Permanent teachers in the state of Bihar, India, have come out on strike in support of their temporary colleagues who have been since the beginning of April. The state has not hired any permanent teachers since 2006.

The permanent teachers joined the strike on May 4th and say they will stay out indefinitely, affecting 77,000 schools and nearly 28 million students. Last month we reported one contract teacher, who told reporters he was earning less than half of what permanent colleagues, with similar experience, were earning. Another , 'Now, it has become a matter of 'do or die' for us. We will not teach in the schools.' Not only is the pay low, but of course contract teachers have no security of tenure, nor pension and sickness rights. And the average pupil teacher rate is 63 to one, as against the constitutional number 40 to one.

Despite attempts by the government to scare them back to work by threatening legal proceedings, contract teachers have staged protests including blocking roads by burning tyres and squatting on railways to disrupt train services. In 2013, when contract teachers struck they were attacked by baton-wielding police - a frequent occurrence in India when teachers protest.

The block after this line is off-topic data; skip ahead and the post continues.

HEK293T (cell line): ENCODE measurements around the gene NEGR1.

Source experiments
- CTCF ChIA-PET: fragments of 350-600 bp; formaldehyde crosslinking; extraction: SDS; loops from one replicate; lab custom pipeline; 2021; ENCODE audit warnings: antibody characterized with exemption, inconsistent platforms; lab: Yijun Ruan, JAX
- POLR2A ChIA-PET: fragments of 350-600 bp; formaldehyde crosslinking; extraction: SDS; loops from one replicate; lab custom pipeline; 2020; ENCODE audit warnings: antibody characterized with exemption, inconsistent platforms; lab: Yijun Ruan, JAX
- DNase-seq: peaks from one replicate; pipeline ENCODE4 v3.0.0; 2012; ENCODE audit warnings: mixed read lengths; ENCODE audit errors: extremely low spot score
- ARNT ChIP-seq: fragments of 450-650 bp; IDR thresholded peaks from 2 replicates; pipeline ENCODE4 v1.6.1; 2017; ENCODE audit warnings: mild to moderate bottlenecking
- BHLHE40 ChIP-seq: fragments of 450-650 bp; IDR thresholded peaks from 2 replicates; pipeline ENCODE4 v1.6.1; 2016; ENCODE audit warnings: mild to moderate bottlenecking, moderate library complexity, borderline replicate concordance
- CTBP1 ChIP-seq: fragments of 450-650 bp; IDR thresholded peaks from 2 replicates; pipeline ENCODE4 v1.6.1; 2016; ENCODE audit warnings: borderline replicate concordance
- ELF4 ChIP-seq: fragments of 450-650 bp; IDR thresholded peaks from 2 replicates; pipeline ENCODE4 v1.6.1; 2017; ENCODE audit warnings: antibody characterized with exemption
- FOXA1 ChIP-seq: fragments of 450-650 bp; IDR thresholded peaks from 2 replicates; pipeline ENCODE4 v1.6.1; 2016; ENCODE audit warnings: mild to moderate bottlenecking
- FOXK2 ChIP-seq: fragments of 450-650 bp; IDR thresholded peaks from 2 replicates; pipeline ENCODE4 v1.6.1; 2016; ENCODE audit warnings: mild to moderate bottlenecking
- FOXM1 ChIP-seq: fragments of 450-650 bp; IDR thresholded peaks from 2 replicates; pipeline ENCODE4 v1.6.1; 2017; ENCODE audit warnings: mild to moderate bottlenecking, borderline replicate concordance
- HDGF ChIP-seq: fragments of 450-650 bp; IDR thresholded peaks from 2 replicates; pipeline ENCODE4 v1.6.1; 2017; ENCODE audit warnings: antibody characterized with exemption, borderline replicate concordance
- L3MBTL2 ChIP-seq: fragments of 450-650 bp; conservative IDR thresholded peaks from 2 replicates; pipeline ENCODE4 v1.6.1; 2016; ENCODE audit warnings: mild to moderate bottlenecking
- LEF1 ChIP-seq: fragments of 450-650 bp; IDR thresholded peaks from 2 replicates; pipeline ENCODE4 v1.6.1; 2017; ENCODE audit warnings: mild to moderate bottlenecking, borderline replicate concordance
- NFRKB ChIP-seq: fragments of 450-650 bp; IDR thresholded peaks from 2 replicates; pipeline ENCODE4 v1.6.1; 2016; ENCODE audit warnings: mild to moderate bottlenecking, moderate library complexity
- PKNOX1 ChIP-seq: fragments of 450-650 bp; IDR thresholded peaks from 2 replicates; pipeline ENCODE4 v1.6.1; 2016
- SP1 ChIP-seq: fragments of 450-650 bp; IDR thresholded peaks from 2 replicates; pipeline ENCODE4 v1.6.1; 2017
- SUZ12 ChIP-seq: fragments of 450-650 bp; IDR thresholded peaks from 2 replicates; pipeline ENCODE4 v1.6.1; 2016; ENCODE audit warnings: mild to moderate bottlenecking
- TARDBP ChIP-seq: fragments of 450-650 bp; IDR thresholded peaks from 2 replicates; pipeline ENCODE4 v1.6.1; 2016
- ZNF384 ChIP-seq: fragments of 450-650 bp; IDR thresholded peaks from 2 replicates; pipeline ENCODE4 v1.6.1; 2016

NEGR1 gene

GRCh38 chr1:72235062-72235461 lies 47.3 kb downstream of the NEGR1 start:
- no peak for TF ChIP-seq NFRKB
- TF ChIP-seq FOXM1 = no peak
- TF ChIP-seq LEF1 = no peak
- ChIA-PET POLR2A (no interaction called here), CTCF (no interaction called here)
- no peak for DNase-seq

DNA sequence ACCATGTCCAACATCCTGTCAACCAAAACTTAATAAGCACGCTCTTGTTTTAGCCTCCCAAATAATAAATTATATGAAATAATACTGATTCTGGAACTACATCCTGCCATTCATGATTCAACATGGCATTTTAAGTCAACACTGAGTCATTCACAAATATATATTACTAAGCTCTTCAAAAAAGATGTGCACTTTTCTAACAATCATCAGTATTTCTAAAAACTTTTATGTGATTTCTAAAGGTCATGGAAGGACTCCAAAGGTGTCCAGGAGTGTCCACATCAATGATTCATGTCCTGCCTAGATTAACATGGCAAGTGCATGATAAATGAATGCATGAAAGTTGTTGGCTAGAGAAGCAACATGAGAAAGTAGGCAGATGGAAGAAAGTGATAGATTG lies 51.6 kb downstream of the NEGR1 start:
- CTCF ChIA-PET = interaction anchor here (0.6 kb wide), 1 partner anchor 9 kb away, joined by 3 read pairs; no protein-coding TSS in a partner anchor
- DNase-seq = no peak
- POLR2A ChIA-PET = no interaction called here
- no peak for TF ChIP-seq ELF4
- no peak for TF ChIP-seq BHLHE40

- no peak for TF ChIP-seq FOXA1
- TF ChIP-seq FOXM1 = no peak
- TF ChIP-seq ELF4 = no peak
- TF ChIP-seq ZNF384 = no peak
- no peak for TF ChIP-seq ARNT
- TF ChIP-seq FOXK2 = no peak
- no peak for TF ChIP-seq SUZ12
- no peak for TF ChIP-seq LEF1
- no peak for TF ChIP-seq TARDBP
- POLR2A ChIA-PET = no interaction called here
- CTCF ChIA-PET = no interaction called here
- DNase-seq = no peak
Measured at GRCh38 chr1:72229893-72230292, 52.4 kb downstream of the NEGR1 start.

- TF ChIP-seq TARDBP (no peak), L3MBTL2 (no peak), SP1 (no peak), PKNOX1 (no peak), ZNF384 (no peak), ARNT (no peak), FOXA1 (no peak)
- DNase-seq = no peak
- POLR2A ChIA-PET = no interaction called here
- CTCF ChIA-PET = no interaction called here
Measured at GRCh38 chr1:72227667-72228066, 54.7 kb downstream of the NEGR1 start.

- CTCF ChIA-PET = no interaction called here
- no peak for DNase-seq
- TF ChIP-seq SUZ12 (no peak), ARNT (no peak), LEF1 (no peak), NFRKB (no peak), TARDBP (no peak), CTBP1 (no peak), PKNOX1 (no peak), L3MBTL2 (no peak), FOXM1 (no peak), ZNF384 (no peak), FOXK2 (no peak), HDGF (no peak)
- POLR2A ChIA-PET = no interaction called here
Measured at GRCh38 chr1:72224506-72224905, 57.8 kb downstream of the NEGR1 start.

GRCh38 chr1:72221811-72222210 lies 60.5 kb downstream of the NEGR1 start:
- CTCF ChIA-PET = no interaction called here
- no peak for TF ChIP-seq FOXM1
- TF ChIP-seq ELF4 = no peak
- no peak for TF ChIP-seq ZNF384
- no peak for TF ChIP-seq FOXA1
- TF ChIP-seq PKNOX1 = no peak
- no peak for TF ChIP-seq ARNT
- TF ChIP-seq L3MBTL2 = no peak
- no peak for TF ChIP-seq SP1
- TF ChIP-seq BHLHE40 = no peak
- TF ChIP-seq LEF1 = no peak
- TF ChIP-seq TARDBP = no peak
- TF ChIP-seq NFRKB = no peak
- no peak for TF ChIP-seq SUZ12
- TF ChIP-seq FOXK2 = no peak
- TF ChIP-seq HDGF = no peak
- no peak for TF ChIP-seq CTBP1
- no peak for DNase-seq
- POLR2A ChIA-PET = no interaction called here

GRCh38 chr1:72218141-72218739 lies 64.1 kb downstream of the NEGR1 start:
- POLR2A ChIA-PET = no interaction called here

An education department official accused the teachers of depriving low income children of education. He added, 'In last few years, studies pointed that well off people sent their children to private schools and most of the poorest of the poor sent their children to government run schools.' Well quite! It is the politicians who do not use the government system, and often themselves own chains of private schools, who are depriving children of an education by refusing to treat teachers with dignity, give them proper contracts and anything other than a poverty wage.

Teachers leaders said: 'The Bihar government, not teachers, is to blame for jeopardizing the studies of over 2.5 crore school students. For, different teachers associations initially began phase-wise agitation, giving enough time to the government for starting negotiations with teachers. But the government ignored the teachers' demands, compelling teachers to go indefinite strike.'

The policy of hiring teachers on temporary contracts is rampant all over the global South, particularly in South Asia. it is one which is enthusiastically promoted by the World Bank, in document after document. Such a policy ties in with their mantra of 'getting more for less', as well as in their view disciplining teachers. As they say in their infamous document, 'the use of contract teachers can strengthen the scope for local monitoring of teacher performance by parents and school councils, which results in higher teacher effort, which results in better student learning outcomes.'

This strike, uniting contract teachers with their permanent colleagues, is a hugely important and massive action, which is almost completely unreported in the western media.